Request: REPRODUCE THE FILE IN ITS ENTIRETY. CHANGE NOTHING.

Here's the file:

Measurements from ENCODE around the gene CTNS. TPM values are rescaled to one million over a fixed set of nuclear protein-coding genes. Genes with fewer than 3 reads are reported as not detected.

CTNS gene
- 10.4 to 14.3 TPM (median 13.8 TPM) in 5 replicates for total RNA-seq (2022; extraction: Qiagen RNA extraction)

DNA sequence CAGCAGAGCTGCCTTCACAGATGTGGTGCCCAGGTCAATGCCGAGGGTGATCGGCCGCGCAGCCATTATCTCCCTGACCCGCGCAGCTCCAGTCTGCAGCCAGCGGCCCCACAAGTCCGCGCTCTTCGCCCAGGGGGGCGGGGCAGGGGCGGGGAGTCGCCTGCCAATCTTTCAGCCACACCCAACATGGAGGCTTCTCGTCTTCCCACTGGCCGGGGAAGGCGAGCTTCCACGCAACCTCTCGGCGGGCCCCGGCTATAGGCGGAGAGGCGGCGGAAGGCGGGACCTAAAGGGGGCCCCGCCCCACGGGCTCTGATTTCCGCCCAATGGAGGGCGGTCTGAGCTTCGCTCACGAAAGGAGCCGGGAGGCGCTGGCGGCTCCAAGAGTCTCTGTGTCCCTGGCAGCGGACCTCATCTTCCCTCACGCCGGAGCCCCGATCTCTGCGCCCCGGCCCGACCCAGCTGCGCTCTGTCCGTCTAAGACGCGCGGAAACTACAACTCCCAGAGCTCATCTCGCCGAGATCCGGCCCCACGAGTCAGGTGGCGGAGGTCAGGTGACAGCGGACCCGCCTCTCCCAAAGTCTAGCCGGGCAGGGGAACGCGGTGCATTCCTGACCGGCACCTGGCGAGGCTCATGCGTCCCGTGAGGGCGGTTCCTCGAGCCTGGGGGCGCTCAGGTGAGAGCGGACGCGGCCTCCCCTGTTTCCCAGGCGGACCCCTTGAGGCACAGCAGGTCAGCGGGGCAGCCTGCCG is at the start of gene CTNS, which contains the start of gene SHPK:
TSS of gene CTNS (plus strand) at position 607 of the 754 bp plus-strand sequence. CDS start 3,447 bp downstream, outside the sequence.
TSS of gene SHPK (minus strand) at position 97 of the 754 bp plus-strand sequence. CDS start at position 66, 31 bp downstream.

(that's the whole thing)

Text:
Measurements from ENCODE around the gene CTNS. TPM values are rescaled to one million over a fixed set of nuclear protein-coding genes. Genes with fewer than 3 reads are reported as not detected.

CTNS gene
- 10.4 to 14.3 TPM (median 13.8 TPM) in 5 replicates for total RNA-seq (2022; extraction: Qiagen RNA extraction)

DNA sequence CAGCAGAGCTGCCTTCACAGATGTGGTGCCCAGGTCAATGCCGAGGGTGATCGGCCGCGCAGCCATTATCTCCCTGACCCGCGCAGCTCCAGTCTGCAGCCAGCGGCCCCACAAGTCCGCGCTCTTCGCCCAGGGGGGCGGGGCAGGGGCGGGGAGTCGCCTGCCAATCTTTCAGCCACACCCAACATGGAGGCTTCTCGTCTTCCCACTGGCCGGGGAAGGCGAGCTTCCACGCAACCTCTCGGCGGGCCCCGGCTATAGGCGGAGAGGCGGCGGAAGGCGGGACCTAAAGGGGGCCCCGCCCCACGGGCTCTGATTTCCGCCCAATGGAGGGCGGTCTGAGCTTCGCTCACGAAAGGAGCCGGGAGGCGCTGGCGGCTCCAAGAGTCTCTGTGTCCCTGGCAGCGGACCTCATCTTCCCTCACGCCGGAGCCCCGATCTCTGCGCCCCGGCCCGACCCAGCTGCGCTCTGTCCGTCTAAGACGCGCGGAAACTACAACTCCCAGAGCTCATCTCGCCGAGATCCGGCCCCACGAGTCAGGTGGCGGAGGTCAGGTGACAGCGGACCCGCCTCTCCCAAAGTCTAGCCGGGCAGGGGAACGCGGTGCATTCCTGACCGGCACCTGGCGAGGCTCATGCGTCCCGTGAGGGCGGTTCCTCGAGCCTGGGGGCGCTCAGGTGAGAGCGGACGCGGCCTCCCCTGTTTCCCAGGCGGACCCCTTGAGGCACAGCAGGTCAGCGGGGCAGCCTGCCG is at the start of gene CTNS, which contains the start of gene SHPK:
TSS of gene CTNS (plus strand) at position 607 of the 754 bp plus-strand sequence. CDS start 3,447 bp downstream, outside the sequence.
TSS of gene SHPK (minus strand) at position 97 of the 754 bp plus-strand sequence. CDS start at position 66, 31 bp downstream.